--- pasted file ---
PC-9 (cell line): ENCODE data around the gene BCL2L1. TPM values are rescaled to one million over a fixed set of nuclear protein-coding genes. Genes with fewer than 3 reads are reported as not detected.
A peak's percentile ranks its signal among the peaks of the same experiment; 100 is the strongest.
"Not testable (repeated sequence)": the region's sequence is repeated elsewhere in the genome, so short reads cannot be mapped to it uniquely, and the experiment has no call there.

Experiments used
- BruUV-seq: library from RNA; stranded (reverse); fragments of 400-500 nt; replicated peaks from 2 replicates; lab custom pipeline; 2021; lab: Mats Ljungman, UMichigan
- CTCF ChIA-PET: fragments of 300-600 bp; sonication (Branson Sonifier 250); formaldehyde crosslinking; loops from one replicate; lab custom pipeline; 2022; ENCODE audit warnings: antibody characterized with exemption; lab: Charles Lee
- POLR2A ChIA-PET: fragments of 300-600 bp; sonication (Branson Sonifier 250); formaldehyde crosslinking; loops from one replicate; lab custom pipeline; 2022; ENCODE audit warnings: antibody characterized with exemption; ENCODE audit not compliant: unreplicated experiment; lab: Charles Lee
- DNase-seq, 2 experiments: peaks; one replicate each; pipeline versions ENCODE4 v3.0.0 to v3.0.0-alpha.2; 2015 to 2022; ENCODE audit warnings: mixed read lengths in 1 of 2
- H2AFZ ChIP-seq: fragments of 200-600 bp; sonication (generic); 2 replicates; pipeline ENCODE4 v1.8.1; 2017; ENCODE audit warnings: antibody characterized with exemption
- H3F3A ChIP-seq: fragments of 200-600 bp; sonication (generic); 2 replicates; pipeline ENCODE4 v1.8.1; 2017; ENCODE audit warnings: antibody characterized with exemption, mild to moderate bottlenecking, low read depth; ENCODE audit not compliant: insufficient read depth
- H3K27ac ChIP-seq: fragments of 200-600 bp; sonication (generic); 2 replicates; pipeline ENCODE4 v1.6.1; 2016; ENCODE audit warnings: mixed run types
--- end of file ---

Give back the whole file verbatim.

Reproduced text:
PC-9 (cell line): ENCODE data around the gene BCL2L1. TPM values are rescaled to one million over a fixed set of nuclear protein-coding genes. Genes with fewer than 3 reads are reported as not detected.
A peak's percentile ranks its signal among the peaks of the same experiment; 100 is the strongest.
"Not testable (repeated sequence)": the region's sequence is repeated elsewhere in the genome, so short reads cannot be mapped to it uniquely, and the experiment has no call there.

Experiments used
- BruUV-seq: library from RNA; stranded (reverse); fragments of 400-500 nt; replicated peaks from 2 replicates; lab custom pipeline; 2021; lab: Mats Ljungman, UMichigan
- CTCF ChIA-PET: fragments of 300-600 bp; sonication (Branson Sonifier 250); formaldehyde crosslinking; loops from one replicate; lab custom pipeline; 2022; ENCODE audit warnings: antibody characterized with exemption; lab: Charles Lee
- POLR2A ChIA-PET: fragments of 300-600 bp; sonication (Branson Sonifier 250); formaldehyde crosslinking; loops from one replicate; lab custom pipeline; 2022; ENCODE audit warnings: antibody characterized with exemption; ENCODE audit not compliant: unreplicated experiment; lab: Charles Lee
- DNase-seq, 2 experiments: peaks; one replicate each; pipeline versions ENCODE4 v3.0.0 to v3.0.0-alpha.2; 2015 to 2022; ENCODE audit warnings: mixed read lengths in 1 of 2
- H2AFZ ChIP-seq: fragments of 200-600 bp; sonication (generic); 2 replicates; pipeline ENCODE4 v1.8.1; 2017; ENCODE audit warnings: antibody characterized with exemption
- H3F3A ChIP-seq: fragments of 200-600 bp; sonication (generic); 2 replicates; pipeline ENCODE4 v1.8.1; 2017; ENCODE audit warnings: antibody characterized with exemption, mild to moderate bottlenecking, low read depth; ENCODE audit not compliant: insufficient read depth
- H3K27ac ChIP-seq: fragments of 200-600 bp; sonication (generic); 2 replicates; pipeline ENCODE4 v1.6.1; 2016; ENCODE audit warnings: mixed run types